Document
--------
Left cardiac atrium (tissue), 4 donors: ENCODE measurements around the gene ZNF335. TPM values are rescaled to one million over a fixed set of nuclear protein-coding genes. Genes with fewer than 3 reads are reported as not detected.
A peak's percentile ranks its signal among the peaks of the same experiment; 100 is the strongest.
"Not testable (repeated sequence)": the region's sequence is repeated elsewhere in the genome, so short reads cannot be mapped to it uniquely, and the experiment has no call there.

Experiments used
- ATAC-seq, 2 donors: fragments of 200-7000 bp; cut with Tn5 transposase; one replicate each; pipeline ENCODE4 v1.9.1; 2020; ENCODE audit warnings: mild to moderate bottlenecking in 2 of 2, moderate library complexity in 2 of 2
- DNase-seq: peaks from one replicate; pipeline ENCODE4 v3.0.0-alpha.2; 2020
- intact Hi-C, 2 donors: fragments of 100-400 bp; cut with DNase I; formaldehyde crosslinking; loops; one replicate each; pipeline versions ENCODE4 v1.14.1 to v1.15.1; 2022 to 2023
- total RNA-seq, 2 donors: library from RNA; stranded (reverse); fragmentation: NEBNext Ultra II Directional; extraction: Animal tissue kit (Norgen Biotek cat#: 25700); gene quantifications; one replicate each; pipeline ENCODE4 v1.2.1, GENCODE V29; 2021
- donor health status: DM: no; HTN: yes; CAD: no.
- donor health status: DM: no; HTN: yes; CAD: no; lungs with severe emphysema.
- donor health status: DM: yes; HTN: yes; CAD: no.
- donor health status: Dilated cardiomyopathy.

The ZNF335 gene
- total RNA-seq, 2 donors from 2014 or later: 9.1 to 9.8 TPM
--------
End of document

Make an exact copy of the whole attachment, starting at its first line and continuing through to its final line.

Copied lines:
Left cardiac atrium (tissue), 4 donors: ENCODE measurements around the gene ZNF335. TPM values are rescaled to one million over a fixed set of nuclear protein-coding genes. Genes with fewer than 3 reads are reported as not detected.
A peak's percentile ranks its signal among the peaks of the same experiment; 100 is the strongest.
"Not testable (repeated sequence)": the region's sequence is repeated elsewhere in the genome, so short reads cannot be mapped to it uniquely, and the experiment has no call there.

Experiments used
- ATAC-seq, 2 donors: fragments of 200-7000 bp; cut with Tn5 transposase; one replicate each; pipeline ENCODE4 v1.9.1; 2020; ENCODE audit warnings: mild to moderate bottlenecking in 2 of 2, moderate library complexity in 2 of 2
- DNase-seq: peaks from one replicate; pipeline ENCODE4 v3.0.0-alpha.2; 2020
- intact Hi-C, 2 donors: fragments of 100-400 bp; cut with DNase I; formaldehyde crosslinking; loops; one replicate each; pipeline versions ENCODE4 v1.14.1 to v1.15.1; 2022 to 2023
- total RNA-seq, 2 donors: library from RNA; stranded (reverse); fragmentation: NEBNext Ultra II Directional; extraction: Animal tissue kit (Norgen Biotek cat#: 25700); gene quantifications; one replicate each; pipeline ENCODE4 v1.2.1, GENCODE V29; 2021
- donor health status: DM: no; HTN: yes; CAD: no.
- donor health status: DM: no; HTN: yes; CAD: no; lungs with severe emphysema.
- donor health status: DM: yes; HTN: yes; CAD: no.
- donor health status: Dilated cardiomyopathy.

The ZNF335 gene
- total RNA-seq, 2 donors from 2014 or later: 9.1 to 9.8 TPM